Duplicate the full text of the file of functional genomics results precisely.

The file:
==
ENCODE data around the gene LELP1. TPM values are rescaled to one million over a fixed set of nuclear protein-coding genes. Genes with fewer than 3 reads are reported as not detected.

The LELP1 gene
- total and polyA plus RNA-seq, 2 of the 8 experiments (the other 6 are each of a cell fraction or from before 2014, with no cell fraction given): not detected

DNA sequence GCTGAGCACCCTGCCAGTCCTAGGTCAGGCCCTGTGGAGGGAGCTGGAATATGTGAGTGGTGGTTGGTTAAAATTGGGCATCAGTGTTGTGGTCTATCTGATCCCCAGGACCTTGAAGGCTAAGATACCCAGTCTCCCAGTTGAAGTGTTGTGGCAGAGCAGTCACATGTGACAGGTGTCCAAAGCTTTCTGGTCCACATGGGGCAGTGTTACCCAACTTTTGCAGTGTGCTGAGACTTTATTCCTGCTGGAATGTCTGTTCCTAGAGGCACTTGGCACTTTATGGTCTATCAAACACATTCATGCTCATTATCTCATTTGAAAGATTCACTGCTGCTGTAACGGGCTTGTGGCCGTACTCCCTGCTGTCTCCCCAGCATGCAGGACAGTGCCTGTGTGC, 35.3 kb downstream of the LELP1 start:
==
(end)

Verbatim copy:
ENCODE data around the gene LELP1. TPM values are rescaled to one million over a fixed set of nuclear protein-coding genes. Genes with fewer than 3 reads are reported as not detected.

The LELP1 gene
- total and polyA plus RNA-seq, 2 of the 8 experiments (the other 6 are each of a cell fraction or from before 2014, with no cell fraction given): not detected

DNA sequence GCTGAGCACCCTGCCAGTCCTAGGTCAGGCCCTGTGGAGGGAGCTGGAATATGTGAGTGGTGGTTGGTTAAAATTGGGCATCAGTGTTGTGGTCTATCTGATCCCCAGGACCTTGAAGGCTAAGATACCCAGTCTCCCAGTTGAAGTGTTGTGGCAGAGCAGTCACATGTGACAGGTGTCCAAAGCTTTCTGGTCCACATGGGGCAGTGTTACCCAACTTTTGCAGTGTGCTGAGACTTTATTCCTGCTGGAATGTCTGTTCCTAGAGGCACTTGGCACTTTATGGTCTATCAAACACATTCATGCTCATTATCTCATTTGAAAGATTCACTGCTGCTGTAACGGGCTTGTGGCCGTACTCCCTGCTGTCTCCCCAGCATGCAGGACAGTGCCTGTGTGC, 35.3 kb downstream of the LELP1 start: